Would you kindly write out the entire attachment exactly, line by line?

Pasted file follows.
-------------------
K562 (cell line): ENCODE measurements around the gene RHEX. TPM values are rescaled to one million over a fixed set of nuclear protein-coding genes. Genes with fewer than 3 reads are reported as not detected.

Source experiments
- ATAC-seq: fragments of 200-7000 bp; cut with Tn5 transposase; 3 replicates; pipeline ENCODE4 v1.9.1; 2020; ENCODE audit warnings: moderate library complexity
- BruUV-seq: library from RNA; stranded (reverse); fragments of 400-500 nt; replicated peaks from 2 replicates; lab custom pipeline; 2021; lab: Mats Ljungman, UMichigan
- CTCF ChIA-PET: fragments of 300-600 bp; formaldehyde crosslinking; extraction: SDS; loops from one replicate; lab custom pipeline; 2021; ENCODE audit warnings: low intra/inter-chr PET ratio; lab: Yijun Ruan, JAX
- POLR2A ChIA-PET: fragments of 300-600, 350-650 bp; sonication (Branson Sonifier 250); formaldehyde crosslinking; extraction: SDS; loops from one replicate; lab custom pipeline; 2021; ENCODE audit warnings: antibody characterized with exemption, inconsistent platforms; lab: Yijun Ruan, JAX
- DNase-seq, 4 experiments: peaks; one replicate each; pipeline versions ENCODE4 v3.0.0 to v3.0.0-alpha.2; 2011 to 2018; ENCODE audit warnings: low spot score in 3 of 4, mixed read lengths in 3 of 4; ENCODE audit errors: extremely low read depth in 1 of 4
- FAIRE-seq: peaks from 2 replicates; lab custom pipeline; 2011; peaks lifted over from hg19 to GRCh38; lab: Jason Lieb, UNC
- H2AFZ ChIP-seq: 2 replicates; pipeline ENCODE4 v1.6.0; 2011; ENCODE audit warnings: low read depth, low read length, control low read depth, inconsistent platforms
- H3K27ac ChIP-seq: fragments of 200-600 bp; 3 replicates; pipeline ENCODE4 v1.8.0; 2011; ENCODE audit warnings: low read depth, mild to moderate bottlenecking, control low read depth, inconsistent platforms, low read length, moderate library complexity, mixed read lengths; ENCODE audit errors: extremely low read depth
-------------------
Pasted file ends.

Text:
K562 (cell line): ENCODE measurements around the gene RHEX. TPM values are rescaled to one million over a fixed set of nuclear protein-coding genes. Genes with fewer than 3 reads are reported as not detected.

Source experiments
- ATAC-seq: fragments of 200-7000 bp; cut with Tn5 transposase; 3 replicates; pipeline ENCODE4 v1.9.1; 2020; ENCODE audit warnings: moderate library complexity
- BruUV-seq: library from RNA; stranded (reverse); fragments of 400-500 nt; replicated peaks from 2 replicates; lab custom pipeline; 2021; lab: Mats Ljungman, UMichigan
- CTCF ChIA-PET: fragments of 300-600 bp; formaldehyde crosslinking; extraction: SDS; loops from one replicate; lab custom pipeline; 2021; ENCODE audit warnings: low intra/inter-chr PET ratio; lab: Yijun Ruan, JAX
- POLR2A ChIA-PET: fragments of 300-600, 350-650 bp; sonication (Branson Sonifier 250); formaldehyde crosslinking; extraction: SDS; loops from one replicate; lab custom pipeline; 2021; ENCODE audit warnings: antibody characterized with exemption, inconsistent platforms; lab: Yijun Ruan, JAX
- DNase-seq, 4 experiments: peaks; one replicate each; pipeline versions ENCODE4 v3.0.0 to v3.0.0-alpha.2; 2011 to 2018; ENCODE audit warnings: low spot score in 3 of 4, mixed read lengths in 3 of 4; ENCODE audit errors: extremely low read depth in 1 of 4
- FAIRE-seq: peaks from 2 replicates; lab custom pipeline; 2011; peaks lifted over from hg19 to GRCh38; lab: Jason Lieb, UNC
- H2AFZ ChIP-seq: 2 replicates; pipeline ENCODE4 v1.6.0; 2011; ENCODE audit warnings: low read depth, low read length, control low read depth, inconsistent platforms
- H3K27ac ChIP-seq: fragments of 200-600 bp; 3 replicates; pipeline ENCODE4 v1.8.0; 2011; ENCODE audit warnings: low read depth, mild to moderate bottlenecking, control low read depth, inconsistent platforms, low read length, moderate library complexity, mixed read lengths; ENCODE audit errors: extremely low read depth